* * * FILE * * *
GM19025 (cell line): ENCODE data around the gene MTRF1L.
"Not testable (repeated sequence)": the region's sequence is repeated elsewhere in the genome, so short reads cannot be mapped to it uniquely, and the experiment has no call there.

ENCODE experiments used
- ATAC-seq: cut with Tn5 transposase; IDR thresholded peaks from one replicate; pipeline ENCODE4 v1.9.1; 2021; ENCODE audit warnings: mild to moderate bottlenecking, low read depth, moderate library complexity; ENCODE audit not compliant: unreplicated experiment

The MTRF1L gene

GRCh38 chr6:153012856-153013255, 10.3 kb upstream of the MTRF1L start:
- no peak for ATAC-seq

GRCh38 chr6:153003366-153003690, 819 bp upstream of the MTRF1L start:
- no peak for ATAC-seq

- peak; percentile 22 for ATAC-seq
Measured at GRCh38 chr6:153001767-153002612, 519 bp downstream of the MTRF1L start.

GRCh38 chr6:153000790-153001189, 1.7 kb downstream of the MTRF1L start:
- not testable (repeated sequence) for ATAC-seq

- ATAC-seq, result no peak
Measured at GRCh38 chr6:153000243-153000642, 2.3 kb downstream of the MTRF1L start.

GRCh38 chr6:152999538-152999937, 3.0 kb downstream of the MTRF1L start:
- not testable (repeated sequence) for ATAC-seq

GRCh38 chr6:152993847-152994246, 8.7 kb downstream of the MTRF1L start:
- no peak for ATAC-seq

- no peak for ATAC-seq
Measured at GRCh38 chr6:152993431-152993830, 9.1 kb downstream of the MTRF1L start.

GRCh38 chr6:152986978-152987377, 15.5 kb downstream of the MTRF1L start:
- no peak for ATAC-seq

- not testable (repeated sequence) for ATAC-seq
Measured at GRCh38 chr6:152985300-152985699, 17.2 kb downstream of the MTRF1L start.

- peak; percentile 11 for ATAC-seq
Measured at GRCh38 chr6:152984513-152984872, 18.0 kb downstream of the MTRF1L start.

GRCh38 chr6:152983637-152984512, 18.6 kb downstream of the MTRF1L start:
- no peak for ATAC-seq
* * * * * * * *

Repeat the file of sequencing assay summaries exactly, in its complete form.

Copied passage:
GM19025 (cell line): ENCODE data around the gene MTRF1L.
"Not testable (repeated sequence)": the region's sequence is repeated elsewhere in the genome, so short reads cannot be mapped to it uniquely, and the experiment has no call there.

ENCODE experiments used
- ATAC-seq: cut with Tn5 transposase; IDR thresholded peaks from one replicate; pipeline ENCODE4 v1.9.1; 2021; ENCODE audit warnings: mild to moderate bottlenecking, low read depth, moderate library complexity; ENCODE audit not compliant: unreplicated experiment

The MTRF1L gene

GRCh38 chr6:153012856-153013255, 10.3 kb upstream of the MTRF1L start:
- no peak for ATAC-seq

GRCh38 chr6:153003366-153003690, 819 bp upstream of the MTRF1L start:
- no peak for ATAC-seq

- peak; percentile 22 for ATAC-seq
Measured at GRCh38 chr6:153001767-153002612, 519 bp downstream of the MTRF1L start.

GRCh38 chr6:153000790-153001189, 1.7 kb downstream of the MTRF1L start:
- not testable (repeated sequence) for ATAC-seq

- ATAC-seq, result no peak
Measured at GRCh38 chr6:153000243-153000642, 2.3 kb downstream of the MTRF1L start.

GRCh38 chr6:152999538-152999937, 3.0 kb downstream of the MTRF1L start:
- not testable (repeated sequence) for ATAC-seq

GRCh38 chr6:152993847-152994246, 8.7 kb downstream of the MTRF1L start:
- no peak for ATAC-seq

- no peak for ATAC-seq
Measured at GRCh38 chr6:152993431-152993830, 9.1 kb downstream of the MTRF1L start.

GRCh38 chr6:152986978-152987377, 15.5 kb downstream of the MTRF1L start:
- no peak for ATAC-seq

- not testable (repeated sequence) for ATAC-seq
Measured at GRCh38 chr6:152985300-152985699, 17.2 kb downstream of the MTRF1L start.

- peak; percentile 11 for ATAC-seq
Measured at GRCh38 chr6:152984513-152984872, 18.0 kb downstream of the MTRF1L start.

GRCh38 chr6:152983637-152984512, 18.6 kb downstream of the MTRF1L start:
- no peak for ATAC-seq